SPRINGFIELD, Ill. — The U.S. Department of Transportation Federal Motor Carrier Safety Administration quietly changed the way the agency interprets parts of its agricultural exemption for truckers hauling commodities and other cargo related to farming.

The change to the agricultural exemption was explained in the first Facebook Live event for the Mid-West Truckers Association.

“They felt it was in the best interests to change the interpretation, basically through an (Electronic Logging Device Frequently Asked Questions) docket, and they notified, really, no one. It was very subtly announced that they had changed the interpretation and expanded the interpretation,” said Matt Wells, associate director of the MTA.

What changed was how and when truckers can use the agricultural exemption and how the exemption works.

“In FMCSA’s mind, agricultural exemption hauling is similar to being asleep. They count zero against your hours of service,” Wells said.

Before the change, he said, the FMCSA required truckers that go beyond a 150 air mile radius from where their commodity was picked up to log the entire trip if they go beyond that radius.

“You get 150 air miles from where you are picking up the commodity to deliver your agricultural product and be exempt from the hours of service,” he said.

The agricultural exemption from the FMCSA “applies to anyone hauling agricultural commodities or anything for the furtherance of the production of agriculture with a 150 air mile radius of the source of the commodity during harvest season in the states you are operating in,” Wells said.

Hours Of Service

The change came in August, and it extends both the workday and the driving time with the agricultural exemption.

“In August, FMCSA decided that if you are hauling agricultural commodities beyond the 150 air mile radius, you now have the ability, the entire time you are within 150 air miles of the source of your product, you will be ag exempt,” Wells said.

“Once you are carrying it beyond that 150 air mile radius, once you reach what is actually 172 land miles from the source, you now turn on your logbook or start logging.”

That allows drivers to have both a longer workday and more driving time.

“Once you turn on your logbook or start logging, you still have your entire 14-hour workday and 11 hours of driving time to operate your truck,” Wells said.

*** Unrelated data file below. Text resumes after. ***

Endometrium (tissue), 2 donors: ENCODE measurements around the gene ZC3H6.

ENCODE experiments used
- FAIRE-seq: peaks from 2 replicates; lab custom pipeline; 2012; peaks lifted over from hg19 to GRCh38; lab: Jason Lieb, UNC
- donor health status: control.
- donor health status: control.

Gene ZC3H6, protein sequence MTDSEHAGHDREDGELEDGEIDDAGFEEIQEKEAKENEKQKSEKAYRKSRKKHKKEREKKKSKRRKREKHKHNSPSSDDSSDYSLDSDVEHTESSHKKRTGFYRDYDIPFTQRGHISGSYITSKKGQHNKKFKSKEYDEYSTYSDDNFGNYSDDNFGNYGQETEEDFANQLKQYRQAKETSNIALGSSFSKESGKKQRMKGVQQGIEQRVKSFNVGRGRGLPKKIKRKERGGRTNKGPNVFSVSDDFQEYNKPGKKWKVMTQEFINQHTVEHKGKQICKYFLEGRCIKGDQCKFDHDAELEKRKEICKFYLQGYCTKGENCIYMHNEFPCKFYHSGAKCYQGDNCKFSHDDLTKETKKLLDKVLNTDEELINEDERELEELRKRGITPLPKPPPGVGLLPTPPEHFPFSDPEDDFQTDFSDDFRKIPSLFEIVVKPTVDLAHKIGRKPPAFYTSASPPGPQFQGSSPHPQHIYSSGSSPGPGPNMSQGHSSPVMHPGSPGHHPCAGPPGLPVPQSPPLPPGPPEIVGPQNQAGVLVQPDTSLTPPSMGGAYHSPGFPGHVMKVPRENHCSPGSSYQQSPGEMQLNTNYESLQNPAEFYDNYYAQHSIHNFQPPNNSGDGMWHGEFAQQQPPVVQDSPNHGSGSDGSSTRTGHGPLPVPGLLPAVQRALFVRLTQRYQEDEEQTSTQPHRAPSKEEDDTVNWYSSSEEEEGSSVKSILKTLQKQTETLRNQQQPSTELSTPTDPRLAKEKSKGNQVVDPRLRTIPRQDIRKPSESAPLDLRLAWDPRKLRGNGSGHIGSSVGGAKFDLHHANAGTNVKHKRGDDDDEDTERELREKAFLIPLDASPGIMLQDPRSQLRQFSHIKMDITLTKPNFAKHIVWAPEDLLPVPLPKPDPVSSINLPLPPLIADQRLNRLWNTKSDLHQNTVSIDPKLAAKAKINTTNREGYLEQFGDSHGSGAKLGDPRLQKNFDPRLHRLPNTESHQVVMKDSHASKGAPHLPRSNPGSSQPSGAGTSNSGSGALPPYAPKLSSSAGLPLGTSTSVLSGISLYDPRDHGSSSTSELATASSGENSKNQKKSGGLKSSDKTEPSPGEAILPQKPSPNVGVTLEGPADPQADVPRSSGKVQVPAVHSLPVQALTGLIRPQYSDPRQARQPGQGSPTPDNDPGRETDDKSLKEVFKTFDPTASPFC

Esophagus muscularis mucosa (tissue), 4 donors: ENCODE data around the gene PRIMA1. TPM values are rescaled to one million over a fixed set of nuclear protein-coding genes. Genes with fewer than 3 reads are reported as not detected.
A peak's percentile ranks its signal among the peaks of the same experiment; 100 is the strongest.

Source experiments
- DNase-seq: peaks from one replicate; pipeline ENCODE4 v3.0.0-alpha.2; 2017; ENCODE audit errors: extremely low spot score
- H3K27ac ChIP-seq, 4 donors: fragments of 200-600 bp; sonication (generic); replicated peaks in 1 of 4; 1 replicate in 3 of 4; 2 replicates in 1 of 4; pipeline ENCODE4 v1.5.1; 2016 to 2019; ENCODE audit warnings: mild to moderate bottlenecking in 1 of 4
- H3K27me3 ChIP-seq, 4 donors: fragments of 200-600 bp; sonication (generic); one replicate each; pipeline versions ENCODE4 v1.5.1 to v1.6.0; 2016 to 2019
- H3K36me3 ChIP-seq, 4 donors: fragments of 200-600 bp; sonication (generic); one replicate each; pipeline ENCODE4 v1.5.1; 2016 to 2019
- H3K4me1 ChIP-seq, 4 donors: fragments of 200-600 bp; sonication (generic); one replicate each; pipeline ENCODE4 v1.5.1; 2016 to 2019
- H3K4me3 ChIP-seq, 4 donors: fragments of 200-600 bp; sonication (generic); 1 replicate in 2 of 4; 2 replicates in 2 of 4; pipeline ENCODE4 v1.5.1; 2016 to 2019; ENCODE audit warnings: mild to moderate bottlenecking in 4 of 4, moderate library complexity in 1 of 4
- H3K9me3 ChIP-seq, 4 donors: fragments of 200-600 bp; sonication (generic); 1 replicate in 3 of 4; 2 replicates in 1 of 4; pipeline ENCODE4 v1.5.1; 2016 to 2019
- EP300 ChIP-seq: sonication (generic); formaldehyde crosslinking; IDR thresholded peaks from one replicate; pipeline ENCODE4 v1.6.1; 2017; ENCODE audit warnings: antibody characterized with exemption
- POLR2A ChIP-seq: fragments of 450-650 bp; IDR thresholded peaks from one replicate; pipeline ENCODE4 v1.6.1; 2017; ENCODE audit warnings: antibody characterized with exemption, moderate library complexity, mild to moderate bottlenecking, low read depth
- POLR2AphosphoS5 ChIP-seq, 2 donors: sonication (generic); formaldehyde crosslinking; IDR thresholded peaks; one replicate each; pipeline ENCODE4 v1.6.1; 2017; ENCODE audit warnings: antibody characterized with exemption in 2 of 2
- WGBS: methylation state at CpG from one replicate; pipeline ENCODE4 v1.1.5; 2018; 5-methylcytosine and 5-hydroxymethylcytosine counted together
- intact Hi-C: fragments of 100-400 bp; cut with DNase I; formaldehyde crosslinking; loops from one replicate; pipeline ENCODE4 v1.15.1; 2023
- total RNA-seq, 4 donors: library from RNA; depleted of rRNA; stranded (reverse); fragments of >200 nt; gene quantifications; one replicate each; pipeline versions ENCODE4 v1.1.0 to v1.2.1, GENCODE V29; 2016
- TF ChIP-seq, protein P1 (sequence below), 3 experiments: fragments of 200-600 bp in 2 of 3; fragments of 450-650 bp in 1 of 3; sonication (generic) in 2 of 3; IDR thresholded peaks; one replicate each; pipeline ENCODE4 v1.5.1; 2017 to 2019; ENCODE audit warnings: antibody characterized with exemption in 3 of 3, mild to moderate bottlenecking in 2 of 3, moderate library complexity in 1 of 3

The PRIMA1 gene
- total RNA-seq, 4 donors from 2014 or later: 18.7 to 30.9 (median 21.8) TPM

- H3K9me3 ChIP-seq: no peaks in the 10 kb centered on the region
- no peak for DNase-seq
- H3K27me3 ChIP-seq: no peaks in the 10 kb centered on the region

The interpretation gives drivers operating under the agricultural exemption the ability to turn their logbooks on and off according to the distance from the source of their load.

“This is the drastic change the FMCSA has done that you can now turn your logbook on and off throughout the day without affecting your daily or weekly hour limit of the logbook rules. With the ag commodity hauling beyond 150 air miles, you can turn your logbook on and off throughout the day once you come within 150 air miles of the commodity that you will be hauling. That is a huge, huge change for agricultural commodity haulers,” Wells said.

FMCSA also expanded the definition of what can be eligible for the agricultural exemption.

“They expanded it to include all livestock, bees and agricultural equipment. Essentially anything that is used for the furtherance of production of agriculture or can be sold, used, moved at a farm, at an ag retail or wholesale location will now qualify for the agricultural exemption under this new interpretation from FMCSA,” Wells said.

State By State

However, some wrinkles do remain, and those involve how different states define the seasons in which the agricultural exemption applies.

“You can cross state lines under the agricultural exemption for 150 air miles, 172 land miles, as long as each state that you are operating in is in their harvest season,” Wells said.

In Illinois and Missouri, that is year-round. Indiana is 11 months out of the year, excluding from Dec. 2 to Dec. 31.

Iowa is the most specific, having two distinct seasons, one for planting, from March 15 to June 30, and one for harvest, Oct. 4 to Dec. 2.

“Kentucky and Wisconsin both have about nine months when they operate in their agricultural planting and harvest seasons,” Wells said.

In states such as Iowa, if the driver is outside of those time frames, the agricultural exemption does not apply, he said.

Wells said MTA has a list of each state and the dates of their harvest seasons.

Livestock does qualify for the agricultural exemption, but only if the states in which it is being transported are in their harvest seasons.

“Make sure when you are hauling livestock in different states that you are in the harvest season. Each state has a different harvest season,” Wells said.

Jeannine Otto can be reached at 815-223-2558, ext. 211, or jotto@agrinews-pubs.com. Follow her on Twitter at: @AgNews_Otto.

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